Harper White led the team that brought IBM’s Watson Artificial Intelligence to the 2019 US Open. Usually, the AI tennis highlights are just for a TV audience and player coaches, but IBM created a physical experience that mirrored the technology’s capability to deliver instant highlights of every match based on their fan curiosities, preferences, and choices. Moreover, through Azure Kinect, IBM shared an experience with fans to mimic what it felt like to be a player via gestures, movements, and facial expressions and allowed them to encounter familiar brand experiences in a whole new way. That physical experience subsequently reinforced the value of AI throughout their lives in different industries showcasing IBM’s ability to not just change the game, but to help them interact with the world in different ways.
While we don’t know what the future of the metaverse will look like, we can learn from digital integration of the past. When social media first arrived, brands had to similarly adapt to cut through the noise. British fitness brand Gymshark was one of the first to leverage influencers, and in doing so became globally synonymous with the online health and fitness space. Glossier, a social-first beauty brand, curated pop-up shops around the world, which were geared toward community building and brand awareness. The decorative backdrop and Instagrammable aesthetic of the pop-up blended the physical realm with the digital, creating engaging content that empowered its customers to share content that gave them their own voice, aligning with their mission to “give a voice through beauty.”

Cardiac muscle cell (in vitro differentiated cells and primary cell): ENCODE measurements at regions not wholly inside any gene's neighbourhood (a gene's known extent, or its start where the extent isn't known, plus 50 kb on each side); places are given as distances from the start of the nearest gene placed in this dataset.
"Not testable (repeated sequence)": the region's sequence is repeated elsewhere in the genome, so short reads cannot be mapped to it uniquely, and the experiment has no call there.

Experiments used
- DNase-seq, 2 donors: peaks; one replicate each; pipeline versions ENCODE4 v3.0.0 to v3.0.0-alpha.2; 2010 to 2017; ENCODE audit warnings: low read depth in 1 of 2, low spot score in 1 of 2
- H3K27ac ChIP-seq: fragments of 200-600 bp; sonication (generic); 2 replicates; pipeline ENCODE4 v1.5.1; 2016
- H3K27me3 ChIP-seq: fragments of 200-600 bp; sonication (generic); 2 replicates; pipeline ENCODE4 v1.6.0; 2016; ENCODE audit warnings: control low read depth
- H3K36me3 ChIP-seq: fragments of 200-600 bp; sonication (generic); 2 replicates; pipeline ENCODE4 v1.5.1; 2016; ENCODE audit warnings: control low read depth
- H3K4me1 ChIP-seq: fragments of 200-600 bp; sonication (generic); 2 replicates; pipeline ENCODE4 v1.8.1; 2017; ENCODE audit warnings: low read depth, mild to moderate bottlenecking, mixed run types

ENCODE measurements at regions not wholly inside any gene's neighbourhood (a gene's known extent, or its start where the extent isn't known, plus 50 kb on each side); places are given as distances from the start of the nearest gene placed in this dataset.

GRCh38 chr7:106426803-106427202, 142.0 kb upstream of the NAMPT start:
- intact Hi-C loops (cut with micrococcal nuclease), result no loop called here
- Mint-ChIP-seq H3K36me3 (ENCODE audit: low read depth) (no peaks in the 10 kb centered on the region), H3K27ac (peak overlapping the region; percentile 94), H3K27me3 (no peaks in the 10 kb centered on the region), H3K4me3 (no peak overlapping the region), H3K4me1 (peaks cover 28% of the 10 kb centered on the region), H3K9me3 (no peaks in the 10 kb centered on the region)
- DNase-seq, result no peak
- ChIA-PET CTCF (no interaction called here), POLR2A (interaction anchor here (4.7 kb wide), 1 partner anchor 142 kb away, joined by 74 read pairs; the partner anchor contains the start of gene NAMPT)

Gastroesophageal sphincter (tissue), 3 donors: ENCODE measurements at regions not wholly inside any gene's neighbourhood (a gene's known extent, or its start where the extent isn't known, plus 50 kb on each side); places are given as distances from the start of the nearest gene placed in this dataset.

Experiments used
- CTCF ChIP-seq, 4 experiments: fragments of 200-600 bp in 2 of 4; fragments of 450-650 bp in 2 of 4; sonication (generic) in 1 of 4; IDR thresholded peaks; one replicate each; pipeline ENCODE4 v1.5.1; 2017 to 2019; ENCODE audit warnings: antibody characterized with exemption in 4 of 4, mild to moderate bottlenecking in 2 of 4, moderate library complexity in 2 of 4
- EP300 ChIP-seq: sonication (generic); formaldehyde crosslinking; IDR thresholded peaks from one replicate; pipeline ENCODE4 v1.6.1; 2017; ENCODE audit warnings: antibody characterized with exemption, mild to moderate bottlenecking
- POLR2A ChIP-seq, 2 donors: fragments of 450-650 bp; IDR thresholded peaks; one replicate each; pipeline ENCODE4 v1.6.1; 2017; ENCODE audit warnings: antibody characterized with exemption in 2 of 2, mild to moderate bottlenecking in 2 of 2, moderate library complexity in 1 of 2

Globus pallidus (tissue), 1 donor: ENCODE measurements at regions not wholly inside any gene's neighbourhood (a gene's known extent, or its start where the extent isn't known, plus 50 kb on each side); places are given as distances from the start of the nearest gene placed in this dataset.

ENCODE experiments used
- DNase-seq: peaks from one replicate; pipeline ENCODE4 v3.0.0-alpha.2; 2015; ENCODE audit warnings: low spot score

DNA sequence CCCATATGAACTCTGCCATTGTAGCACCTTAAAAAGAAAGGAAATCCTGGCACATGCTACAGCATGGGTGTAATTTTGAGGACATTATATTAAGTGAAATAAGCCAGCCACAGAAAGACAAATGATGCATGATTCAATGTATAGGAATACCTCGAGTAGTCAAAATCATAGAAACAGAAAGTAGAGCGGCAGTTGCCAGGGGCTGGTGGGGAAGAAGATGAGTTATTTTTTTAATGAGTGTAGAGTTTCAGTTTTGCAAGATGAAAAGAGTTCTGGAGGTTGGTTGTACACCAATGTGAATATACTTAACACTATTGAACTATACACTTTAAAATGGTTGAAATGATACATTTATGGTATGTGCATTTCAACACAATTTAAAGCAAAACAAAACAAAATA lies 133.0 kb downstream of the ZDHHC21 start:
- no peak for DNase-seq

What’s clear is that in this new ‘phygital’ space of the metaverse, the power of symbolism for brands knows no bounds. Those that can harness it to elevate what they stand for will be the ones who cut through and ultimately succeed in connecting with their target in new and exciting ways.
Molly Rowan-Hamilton is the strategy director at BrandOpus.